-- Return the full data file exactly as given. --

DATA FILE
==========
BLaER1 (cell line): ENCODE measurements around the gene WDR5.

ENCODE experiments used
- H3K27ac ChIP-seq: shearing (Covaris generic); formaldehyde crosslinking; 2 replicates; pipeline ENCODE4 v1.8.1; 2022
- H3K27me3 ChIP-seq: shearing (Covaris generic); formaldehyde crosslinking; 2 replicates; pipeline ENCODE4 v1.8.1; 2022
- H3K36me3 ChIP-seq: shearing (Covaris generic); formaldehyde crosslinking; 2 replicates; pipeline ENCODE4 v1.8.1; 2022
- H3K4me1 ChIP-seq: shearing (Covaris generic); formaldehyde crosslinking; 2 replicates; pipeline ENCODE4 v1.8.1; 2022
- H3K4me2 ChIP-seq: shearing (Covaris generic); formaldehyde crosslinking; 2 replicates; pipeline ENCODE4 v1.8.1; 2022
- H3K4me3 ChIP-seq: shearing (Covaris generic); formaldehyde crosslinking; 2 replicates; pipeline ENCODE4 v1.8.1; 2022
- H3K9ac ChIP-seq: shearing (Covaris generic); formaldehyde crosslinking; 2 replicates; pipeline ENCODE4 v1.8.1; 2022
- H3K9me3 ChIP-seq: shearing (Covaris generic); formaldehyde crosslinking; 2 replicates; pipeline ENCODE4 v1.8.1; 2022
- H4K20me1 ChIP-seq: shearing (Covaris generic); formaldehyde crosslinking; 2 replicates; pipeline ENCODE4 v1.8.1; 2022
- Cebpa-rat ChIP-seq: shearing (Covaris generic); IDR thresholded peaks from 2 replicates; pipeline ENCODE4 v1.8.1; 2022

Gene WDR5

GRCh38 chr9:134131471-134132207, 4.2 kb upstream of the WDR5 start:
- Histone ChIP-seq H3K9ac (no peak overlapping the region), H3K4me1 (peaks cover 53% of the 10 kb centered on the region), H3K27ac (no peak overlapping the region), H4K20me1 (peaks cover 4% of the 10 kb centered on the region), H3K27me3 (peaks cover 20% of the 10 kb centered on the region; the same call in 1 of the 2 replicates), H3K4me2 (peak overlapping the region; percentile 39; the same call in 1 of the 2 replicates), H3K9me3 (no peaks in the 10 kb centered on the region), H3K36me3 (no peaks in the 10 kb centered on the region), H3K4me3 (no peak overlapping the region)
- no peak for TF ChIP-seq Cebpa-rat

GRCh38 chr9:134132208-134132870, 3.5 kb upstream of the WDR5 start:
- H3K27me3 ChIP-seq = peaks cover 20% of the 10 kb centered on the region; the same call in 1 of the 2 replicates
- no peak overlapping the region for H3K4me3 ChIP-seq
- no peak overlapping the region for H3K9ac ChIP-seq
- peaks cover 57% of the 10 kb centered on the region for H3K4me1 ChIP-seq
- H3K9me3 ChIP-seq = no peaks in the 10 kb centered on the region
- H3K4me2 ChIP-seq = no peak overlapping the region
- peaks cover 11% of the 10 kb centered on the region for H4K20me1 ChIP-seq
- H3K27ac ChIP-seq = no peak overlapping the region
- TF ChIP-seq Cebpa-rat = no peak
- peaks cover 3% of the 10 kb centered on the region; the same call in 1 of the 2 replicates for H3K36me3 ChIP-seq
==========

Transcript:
BLaER1 (cell line): ENCODE measurements around the gene WDR5.

ENCODE experiments used
- H3K27ac ChIP-seq: shearing (Covaris generic); formaldehyde crosslinking; 2 replicates; pipeline ENCODE4 v1.8.1; 2022
- H3K27me3 ChIP-seq: shearing (Covaris generic); formaldehyde crosslinking; 2 replicates; pipeline ENCODE4 v1.8.1; 2022
- H3K36me3 ChIP-seq: shearing (Covaris generic); formaldehyde crosslinking; 2 replicates; pipeline ENCODE4 v1.8.1; 2022
- H3K4me1 ChIP-seq: shearing (Covaris generic); formaldehyde crosslinking; 2 replicates; pipeline ENCODE4 v1.8.1; 2022
- H3K4me2 ChIP-seq: shearing (Covaris generic); formaldehyde crosslinking; 2 replicates; pipeline ENCODE4 v1.8.1; 2022
- H3K4me3 ChIP-seq: shearing (Covaris generic); formaldehyde crosslinking; 2 replicates; pipeline ENCODE4 v1.8.1; 2022
- H3K9ac ChIP-seq: shearing (Covaris generic); formaldehyde crosslinking; 2 replicates; pipeline ENCODE4 v1.8.1; 2022
- H3K9me3 ChIP-seq: shearing (Covaris generic); formaldehyde crosslinking; 2 replicates; pipeline ENCODE4 v1.8.1; 2022
- H4K20me1 ChIP-seq: shearing (Covaris generic); formaldehyde crosslinking; 2 replicates; pipeline ENCODE4 v1.8.1; 2022
- Cebpa-rat ChIP-seq: shearing (Covaris generic); IDR thresholded peaks from 2 replicates; pipeline ENCODE4 v1.8.1; 2022

Gene WDR5

GRCh38 chr9:134131471-134132207, 4.2 kb upstream of the WDR5 start:
- Histone ChIP-seq H3K9ac (no peak overlapping the region), H3K4me1 (peaks cover 53% of the 10 kb centered on the region), H3K27ac (no peak overlapping the region), H4K20me1 (peaks cover 4% of the 10 kb centered on the region), H3K27me3 (peaks cover 20% of the 10 kb centered on the region; the same call in 1 of the 2 replicates), H3K4me2 (peak overlapping the region; percentile 39; the same call in 1 of the 2 replicates), H3K9me3 (no peaks in the 10 kb centered on the region), H3K36me3 (no peaks in the 10 kb centered on the region), H3K4me3 (no peak overlapping the region)
- no peak for TF ChIP-seq Cebpa-rat

GRCh38 chr9:134132208-134132870, 3.5 kb upstream of the WDR5 start:
- H3K27me3 ChIP-seq = peaks cover 20% of the 10 kb centered on the region; the same call in 1 of the 2 replicates
- no peak overlapping the region for H3K4me3 ChIP-seq
- no peak overlapping the region for H3K9ac ChIP-seq
- peaks cover 57% of the 10 kb centered on the region for H3K4me1 ChIP-seq
- H3K9me3 ChIP-seq = no peaks in the 10 kb centered on the region
- H3K4me2 ChIP-seq = no peak overlapping the region
- peaks cover 11% of the 10 kb centered on the region for H4K20me1 ChIP-seq
- H3K27ac ChIP-seq = no peak overlapping the region
- TF ChIP-seq Cebpa-rat = no peak
- peaks cover 3% of the 10 kb centered on the region; the same call in 1 of the 2 replicates for H3K36me3 ChIP-seq